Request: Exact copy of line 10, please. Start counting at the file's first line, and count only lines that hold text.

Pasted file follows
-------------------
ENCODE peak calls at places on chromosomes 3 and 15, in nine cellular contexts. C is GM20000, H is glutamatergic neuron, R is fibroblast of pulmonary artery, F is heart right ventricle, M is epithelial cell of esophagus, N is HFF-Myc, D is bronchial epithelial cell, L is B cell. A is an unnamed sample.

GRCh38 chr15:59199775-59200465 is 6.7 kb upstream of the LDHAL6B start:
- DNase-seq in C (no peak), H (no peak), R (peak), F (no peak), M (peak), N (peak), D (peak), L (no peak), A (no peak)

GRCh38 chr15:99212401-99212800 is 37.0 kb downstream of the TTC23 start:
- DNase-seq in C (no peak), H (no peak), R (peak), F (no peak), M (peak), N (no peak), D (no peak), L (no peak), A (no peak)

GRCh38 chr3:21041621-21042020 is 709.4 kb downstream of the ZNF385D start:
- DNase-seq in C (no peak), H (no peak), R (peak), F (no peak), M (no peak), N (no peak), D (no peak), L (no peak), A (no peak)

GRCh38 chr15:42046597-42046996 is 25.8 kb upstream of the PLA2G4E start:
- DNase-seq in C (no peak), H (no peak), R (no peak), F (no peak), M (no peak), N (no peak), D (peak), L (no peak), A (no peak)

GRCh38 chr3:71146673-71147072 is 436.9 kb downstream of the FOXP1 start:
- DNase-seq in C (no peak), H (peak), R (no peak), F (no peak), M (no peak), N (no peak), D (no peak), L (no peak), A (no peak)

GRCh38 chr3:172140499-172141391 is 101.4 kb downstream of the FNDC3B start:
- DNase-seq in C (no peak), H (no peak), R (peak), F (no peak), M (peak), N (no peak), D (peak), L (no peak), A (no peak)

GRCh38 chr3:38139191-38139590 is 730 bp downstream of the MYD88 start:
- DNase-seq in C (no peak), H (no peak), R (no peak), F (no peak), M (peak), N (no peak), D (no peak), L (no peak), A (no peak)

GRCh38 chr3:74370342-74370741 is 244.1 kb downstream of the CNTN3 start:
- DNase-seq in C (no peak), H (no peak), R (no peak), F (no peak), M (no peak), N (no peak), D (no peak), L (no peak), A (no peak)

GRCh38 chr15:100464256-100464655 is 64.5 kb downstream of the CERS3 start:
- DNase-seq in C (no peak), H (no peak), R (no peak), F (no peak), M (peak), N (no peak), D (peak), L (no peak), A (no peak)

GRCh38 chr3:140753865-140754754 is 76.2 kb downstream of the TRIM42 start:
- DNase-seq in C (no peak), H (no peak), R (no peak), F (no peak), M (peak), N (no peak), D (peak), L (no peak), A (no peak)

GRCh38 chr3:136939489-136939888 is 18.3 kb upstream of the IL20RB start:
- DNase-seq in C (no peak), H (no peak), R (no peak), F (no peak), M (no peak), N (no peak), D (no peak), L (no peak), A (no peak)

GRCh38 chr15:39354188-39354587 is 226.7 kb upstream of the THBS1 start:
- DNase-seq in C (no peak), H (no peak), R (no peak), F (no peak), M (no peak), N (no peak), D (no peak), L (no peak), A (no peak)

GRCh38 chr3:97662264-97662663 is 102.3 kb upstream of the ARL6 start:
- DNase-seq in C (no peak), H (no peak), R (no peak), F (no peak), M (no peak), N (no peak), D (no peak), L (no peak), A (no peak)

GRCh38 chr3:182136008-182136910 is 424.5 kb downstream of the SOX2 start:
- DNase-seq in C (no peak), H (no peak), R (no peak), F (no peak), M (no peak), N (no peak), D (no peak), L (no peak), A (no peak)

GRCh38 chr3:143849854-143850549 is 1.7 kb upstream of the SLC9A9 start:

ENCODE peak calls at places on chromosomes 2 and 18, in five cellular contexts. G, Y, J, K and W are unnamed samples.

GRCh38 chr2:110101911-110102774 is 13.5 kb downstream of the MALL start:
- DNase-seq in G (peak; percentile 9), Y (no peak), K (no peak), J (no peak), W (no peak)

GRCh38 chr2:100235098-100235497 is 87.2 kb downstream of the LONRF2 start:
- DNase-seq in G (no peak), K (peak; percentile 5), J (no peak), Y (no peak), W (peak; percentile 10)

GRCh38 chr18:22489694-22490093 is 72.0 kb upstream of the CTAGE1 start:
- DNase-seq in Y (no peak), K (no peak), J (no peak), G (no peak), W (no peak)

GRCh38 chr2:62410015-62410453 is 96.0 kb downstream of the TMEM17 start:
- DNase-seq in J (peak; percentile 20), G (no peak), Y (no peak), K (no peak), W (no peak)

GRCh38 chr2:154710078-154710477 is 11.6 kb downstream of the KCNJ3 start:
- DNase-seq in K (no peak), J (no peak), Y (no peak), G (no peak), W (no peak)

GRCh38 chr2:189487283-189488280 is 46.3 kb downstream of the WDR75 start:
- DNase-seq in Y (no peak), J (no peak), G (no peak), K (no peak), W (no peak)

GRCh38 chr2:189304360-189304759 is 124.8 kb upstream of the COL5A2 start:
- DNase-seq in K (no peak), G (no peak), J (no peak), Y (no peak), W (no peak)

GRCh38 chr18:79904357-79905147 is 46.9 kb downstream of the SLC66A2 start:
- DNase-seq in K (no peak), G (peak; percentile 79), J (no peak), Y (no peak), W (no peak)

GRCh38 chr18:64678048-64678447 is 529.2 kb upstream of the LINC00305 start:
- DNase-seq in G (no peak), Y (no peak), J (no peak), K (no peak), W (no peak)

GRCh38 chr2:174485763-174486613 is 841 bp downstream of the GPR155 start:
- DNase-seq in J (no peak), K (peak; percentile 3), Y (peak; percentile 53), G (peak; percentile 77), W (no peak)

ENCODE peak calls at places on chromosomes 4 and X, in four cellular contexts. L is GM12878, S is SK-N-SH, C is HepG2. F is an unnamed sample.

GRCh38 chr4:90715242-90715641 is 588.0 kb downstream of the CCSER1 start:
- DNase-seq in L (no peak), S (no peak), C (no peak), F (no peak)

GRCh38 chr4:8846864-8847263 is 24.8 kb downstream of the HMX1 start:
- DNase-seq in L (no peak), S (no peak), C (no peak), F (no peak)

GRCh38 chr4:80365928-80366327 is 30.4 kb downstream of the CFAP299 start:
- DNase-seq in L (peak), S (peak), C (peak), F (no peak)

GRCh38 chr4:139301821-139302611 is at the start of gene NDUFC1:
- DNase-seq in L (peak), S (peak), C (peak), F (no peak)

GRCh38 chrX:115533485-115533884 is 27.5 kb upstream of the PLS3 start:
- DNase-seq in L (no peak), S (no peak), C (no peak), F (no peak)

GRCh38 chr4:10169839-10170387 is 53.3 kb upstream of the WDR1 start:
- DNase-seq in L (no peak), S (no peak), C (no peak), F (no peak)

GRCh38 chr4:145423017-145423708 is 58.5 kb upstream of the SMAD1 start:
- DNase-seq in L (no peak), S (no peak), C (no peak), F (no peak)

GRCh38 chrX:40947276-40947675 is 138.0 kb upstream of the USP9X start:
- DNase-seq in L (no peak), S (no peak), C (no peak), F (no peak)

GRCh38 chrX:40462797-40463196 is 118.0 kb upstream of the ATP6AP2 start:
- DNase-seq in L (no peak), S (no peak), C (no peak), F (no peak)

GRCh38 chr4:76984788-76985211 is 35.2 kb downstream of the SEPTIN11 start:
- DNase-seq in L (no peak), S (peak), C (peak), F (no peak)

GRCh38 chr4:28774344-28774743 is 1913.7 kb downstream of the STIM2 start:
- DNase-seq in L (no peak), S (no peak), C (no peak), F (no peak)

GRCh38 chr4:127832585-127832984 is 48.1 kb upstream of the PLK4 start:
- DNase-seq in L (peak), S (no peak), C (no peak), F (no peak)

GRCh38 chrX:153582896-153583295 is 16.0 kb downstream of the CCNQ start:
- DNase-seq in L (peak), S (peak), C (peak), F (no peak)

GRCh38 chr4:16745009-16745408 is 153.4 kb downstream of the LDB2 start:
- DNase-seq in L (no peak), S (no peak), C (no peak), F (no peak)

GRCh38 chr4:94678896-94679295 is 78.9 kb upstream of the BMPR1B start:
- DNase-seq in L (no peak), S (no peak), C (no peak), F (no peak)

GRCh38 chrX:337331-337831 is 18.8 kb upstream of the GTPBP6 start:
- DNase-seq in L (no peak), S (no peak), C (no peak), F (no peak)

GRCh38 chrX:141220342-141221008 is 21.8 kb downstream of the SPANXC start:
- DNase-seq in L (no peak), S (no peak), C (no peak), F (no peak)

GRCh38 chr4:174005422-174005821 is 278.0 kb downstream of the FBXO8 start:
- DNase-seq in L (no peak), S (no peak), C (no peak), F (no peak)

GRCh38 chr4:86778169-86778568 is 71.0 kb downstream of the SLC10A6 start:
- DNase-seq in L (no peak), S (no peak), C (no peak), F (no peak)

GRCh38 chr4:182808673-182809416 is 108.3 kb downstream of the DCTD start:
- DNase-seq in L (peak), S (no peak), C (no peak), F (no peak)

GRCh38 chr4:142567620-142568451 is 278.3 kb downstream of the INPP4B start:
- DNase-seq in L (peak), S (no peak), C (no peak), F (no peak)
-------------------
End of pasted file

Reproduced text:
GRCh38 chr3:71146673-71147072 is 436.9 kb downstream of the FOXP1 start: